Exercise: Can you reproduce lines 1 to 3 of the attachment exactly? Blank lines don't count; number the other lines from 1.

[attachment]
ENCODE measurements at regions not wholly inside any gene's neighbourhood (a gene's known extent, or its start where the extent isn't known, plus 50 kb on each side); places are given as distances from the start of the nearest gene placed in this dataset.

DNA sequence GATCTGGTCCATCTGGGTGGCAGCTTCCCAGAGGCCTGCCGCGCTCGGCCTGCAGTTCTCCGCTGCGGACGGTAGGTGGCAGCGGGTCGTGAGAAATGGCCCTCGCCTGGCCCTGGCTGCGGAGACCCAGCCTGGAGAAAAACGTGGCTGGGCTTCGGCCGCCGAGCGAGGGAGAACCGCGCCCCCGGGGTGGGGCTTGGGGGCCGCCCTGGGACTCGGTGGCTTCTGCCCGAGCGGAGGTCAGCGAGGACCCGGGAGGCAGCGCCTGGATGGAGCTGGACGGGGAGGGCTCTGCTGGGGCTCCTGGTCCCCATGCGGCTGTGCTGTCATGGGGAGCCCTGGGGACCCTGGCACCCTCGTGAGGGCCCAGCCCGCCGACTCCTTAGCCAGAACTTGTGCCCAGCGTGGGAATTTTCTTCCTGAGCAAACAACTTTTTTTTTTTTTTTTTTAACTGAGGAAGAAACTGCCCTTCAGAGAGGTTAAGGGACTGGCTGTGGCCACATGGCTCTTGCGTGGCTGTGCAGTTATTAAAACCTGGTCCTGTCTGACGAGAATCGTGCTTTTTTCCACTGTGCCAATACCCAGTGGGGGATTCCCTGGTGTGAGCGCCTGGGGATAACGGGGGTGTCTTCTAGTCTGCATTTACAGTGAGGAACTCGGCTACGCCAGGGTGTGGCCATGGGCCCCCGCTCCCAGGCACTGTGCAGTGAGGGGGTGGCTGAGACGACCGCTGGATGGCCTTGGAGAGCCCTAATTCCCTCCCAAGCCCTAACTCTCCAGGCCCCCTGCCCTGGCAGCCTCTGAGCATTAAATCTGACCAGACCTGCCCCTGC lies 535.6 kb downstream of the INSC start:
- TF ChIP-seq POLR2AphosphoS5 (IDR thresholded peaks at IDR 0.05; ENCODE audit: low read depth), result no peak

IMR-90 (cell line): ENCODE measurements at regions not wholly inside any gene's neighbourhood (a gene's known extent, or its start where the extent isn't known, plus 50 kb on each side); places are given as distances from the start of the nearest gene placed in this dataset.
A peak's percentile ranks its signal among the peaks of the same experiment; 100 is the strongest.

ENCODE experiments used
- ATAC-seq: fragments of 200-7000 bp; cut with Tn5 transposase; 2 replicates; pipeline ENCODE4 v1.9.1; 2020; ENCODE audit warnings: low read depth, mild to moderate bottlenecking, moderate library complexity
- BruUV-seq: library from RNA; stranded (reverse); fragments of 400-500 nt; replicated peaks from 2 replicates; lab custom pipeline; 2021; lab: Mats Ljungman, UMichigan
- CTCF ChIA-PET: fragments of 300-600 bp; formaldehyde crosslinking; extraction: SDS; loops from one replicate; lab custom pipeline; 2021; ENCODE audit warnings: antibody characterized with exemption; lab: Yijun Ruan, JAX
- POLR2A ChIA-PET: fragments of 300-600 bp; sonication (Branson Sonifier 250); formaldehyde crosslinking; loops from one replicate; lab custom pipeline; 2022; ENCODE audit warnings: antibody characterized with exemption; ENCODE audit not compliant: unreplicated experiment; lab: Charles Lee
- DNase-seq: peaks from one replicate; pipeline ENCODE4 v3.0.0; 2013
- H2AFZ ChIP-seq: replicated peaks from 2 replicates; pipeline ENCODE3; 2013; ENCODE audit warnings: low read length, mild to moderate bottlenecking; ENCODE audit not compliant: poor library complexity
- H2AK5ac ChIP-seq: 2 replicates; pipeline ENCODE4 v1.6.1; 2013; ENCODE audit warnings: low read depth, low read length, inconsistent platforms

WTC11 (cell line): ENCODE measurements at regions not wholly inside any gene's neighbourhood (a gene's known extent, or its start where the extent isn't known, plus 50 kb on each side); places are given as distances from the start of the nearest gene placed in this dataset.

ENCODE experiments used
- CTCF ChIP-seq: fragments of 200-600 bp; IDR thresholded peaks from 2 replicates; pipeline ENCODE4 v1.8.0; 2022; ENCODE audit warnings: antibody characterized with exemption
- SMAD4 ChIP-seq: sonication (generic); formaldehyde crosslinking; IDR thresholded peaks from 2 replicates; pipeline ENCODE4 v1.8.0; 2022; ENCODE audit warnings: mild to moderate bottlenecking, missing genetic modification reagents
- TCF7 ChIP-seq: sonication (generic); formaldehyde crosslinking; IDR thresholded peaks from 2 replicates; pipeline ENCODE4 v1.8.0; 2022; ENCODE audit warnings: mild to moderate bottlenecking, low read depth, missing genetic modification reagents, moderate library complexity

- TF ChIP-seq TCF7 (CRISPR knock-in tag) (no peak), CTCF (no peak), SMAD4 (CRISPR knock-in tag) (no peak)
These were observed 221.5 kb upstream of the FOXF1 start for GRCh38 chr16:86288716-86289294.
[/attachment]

ENCODE measurements at regions not wholly inside any gene's neighbourhood (a gene's known extent, or its start where the extent isn't known, plus 50 kb on each side); places are given as distances from the start of the nearest gene placed in this dataset.

DNA sequence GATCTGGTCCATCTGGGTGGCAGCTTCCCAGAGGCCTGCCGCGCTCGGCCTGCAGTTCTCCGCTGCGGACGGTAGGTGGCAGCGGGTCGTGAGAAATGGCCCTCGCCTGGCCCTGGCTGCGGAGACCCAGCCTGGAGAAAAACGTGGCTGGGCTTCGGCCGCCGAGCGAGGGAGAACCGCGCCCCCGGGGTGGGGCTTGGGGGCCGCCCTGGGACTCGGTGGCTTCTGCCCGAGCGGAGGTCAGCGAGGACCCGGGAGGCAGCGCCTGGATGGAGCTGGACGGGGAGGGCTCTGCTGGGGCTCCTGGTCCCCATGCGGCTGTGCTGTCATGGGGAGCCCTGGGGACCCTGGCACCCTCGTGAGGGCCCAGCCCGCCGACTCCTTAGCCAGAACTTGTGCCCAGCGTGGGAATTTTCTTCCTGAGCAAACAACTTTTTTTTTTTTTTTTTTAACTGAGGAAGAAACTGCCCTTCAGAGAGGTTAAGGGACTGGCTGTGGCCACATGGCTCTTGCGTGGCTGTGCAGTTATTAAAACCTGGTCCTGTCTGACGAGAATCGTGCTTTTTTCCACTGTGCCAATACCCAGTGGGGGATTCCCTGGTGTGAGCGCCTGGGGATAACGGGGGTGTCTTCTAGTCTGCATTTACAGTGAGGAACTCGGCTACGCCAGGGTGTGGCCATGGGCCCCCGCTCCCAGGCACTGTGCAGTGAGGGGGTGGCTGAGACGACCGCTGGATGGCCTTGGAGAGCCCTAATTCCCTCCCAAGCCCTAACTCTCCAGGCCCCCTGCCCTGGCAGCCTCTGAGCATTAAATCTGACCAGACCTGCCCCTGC lies 535.6 kb downstream of the INSC start:
- TF ChIP-seq POLR2AphosphoS5 (IDR thresholded peaks at IDR 0.05; ENCODE audit: low read depth), result no peak